It is not surprising, then, that theologians would come up with a doctrine like that of the “total depravity” of human nature, a doctrine characteristic of Calvinist churches, but which also affected other churches, including the Catholic, via its Jansenist “heresy”. Nevertheless, philosophers and religious thinkers across the ages have refused to take the data about human disunity as the last word. The persistent Greek optimism about the possibilities of human nature has never been forgotten, nor the Hebrew insistence that people, despite their many defects, are nonetheless capable of following the Law. Similarly, in the Chinese Confucian tradition, Meng Tzu (孟子) is said to have sustained the doctrine of the fundamental goodness of human nature, and our ability to satisfactorily fulfill the demands of ritual propriety (li 禮) and achieve the status of sages through dedicated study.
And indeed, even though our heroes have feet of clay, we need not cease to admire them, in all their imperfection, for even though they were unable to conquer every height and peak of virtue, through their own intensive efforts they nonetheless achieved much. No one need pretend that MLK was perfect in order to admire what he did manage to achieve, or to absolve JFK of his wayward ways in order to recognize that the vision he presented for America, and which he attempted to make concrete and real through his policies, was genuinely inspiring to multitudes, paving the way for much social progress in the decades to come. And Gandhi, over the course of his life, dramatically changed his treatment of his wife, coming to love her in an unselfish and gentle way. And so it is that the Socratic ideal of perfect integration of the soul and the achievement of total virtue serves perhaps as a sort of asymptotic goal that we will never, ever reach in this life, but which nevertheless is highly worthy of being pursued and its conquest attempted. For even as imperfect, disunited beings we can nonetheless achieve great things, calming to some degree the war within us, attaining to some degree of virtue and doing good despite strong currents to the contrary.
Picasso appears to never have attempted to provide a “solution” to the dis-integration of the human person, with late paintings like “Femme nue au collier” giving a vision of complexity, broken lines, unbalance and deathlike color. However, there is, in this painting, a suggestion of depth that goes beyond brokenness, as indicated by the woman’s strikingly friendly eyes. In this light, it is worth reflecting on the achievement of another artist who, like Picasso, represented vividly and painfully the dis-integration of the human person. Carlo Gesualdo, a Renaissance prince from the region of Naples, was a violent, tortured man who nonetheless composed numerous “madrigals”, a cappella pieces with strong and complex use of counterpoint, or distinct “melodies” that intertwine around each other producing striking, and sometimes shocking, chords. These songs, which each focus on a particular highly emotionally charged experience, ranging (according to his most prominent interpreters) from sadness to joy to sexual release, and their complex, atraditional “harmonies” have been influential among avant-garde composers in the 20th century, including Stravinsky and Sciarinno. Their vision of human complexity and disintegration has been noted by modern critics, and Aldous Huxley wrote that Gesualdo, as he reveals himself through his compositions, is “all in bits”. But as these critics have also noted, there is a higher unity that prevails despite the centripetal force of the clashing lines of song, and a tremendous beauty makes itself powerfully present. And this, perhaps, is the lesson we can take from Gesualdo and others like him, who have presented the strident complexity, even internal warfare, of human experience, while transcending it, transcending even their own defective and incomplete selves, to create monuments to beauty that have lasted the centuries.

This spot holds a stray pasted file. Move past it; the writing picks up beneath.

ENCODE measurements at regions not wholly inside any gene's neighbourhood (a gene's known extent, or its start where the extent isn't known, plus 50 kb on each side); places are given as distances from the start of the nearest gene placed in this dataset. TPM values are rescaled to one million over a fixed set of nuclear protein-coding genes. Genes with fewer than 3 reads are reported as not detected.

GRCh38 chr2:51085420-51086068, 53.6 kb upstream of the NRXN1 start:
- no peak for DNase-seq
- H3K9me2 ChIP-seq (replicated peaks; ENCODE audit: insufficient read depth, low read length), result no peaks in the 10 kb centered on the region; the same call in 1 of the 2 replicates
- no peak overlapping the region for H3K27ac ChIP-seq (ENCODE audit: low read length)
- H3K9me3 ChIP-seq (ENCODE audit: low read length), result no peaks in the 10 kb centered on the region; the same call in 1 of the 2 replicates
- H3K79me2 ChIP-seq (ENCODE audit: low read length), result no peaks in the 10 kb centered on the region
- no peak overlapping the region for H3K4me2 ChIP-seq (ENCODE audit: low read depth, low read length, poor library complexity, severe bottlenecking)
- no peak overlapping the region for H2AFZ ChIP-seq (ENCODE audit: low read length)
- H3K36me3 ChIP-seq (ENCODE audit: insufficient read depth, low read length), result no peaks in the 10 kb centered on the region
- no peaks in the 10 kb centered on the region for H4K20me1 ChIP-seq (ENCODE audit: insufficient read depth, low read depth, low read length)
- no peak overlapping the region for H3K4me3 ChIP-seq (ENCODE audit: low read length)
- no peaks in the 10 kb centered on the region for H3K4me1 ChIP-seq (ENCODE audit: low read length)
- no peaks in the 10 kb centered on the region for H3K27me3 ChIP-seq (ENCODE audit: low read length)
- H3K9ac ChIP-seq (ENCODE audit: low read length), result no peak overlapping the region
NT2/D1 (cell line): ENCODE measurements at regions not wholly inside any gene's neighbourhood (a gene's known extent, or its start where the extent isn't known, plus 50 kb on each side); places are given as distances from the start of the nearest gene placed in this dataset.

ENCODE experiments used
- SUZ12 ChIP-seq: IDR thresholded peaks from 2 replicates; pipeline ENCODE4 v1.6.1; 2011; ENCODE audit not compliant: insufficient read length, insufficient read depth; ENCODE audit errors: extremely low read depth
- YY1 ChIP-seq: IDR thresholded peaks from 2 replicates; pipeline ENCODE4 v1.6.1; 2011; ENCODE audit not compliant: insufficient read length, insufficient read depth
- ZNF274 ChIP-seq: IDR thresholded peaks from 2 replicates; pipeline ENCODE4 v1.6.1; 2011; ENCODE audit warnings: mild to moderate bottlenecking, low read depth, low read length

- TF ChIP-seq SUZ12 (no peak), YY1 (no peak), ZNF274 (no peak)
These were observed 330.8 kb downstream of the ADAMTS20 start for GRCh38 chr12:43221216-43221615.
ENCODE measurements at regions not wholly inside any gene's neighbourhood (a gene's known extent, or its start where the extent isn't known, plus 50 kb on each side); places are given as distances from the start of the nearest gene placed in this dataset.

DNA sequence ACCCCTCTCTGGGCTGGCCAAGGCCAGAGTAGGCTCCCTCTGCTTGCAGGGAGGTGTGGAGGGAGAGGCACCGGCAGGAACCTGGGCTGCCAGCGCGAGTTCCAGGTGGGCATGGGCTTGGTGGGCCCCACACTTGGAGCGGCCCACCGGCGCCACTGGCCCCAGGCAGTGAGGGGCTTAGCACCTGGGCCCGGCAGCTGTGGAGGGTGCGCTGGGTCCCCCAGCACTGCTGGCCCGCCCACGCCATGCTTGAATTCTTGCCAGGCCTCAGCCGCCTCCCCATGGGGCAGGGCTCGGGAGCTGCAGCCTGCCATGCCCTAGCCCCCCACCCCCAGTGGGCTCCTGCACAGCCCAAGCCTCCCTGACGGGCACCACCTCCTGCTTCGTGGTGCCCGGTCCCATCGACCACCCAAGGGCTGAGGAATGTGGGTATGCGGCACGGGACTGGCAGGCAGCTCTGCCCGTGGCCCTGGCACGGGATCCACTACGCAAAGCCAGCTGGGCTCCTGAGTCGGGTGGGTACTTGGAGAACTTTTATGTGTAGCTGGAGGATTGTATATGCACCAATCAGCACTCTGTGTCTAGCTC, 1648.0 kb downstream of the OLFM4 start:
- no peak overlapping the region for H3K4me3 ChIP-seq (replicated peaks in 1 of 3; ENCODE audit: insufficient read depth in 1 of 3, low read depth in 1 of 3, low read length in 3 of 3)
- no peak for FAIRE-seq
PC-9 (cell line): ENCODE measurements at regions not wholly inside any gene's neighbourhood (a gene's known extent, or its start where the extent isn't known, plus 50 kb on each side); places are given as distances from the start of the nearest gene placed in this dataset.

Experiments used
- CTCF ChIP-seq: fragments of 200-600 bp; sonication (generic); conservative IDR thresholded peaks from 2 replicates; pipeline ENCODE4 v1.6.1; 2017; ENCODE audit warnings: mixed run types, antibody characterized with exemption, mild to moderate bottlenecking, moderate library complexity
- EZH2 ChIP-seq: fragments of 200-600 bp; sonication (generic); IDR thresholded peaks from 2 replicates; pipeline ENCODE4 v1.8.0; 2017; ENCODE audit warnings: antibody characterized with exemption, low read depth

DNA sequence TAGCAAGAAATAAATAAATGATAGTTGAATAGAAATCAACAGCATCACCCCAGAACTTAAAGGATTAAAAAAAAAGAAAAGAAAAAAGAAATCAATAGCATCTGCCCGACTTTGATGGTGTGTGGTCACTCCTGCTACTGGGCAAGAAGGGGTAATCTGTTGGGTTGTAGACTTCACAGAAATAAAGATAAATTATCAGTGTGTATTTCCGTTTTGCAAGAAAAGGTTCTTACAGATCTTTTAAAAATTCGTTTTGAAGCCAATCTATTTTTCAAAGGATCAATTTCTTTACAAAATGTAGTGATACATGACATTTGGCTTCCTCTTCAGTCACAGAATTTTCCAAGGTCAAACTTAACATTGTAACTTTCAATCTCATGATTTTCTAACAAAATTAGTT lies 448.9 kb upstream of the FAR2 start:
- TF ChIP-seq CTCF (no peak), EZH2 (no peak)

And this is, perhaps, our own calling as well… to struggle towards unity, beauty and goodness in our own lives, despite the heavy weight of our own fragmented, disordered natures, and despite the knowledge that the perfect happiness of total integration is decisively out of our reach, finding instead the finite but satisfying pleasure of the journey.
 I leave to the side the question of whether certain outstanding individuals have achieved “complete integration”, such as the Buddha or Jesus, since we have only the testimony of their disciples. In any case such individuals form an extraordinarily tiny percentage of the human population. For most of us, “partial” integration is the most that can be hoped for.
 Gandhi, M. (1929) An Autobiography, or the Story of My Experiments with Truth, chap. 87.
 Hersh, S. (1997) The Dark Side of Camelot.
 Snopes.com article on Martin Luther King. URL: http://www.snopes.com/history/american/mlking.asp. See in particular item 4), at the end of the article.
 Huxley, A. (1963) The Doors of Perception.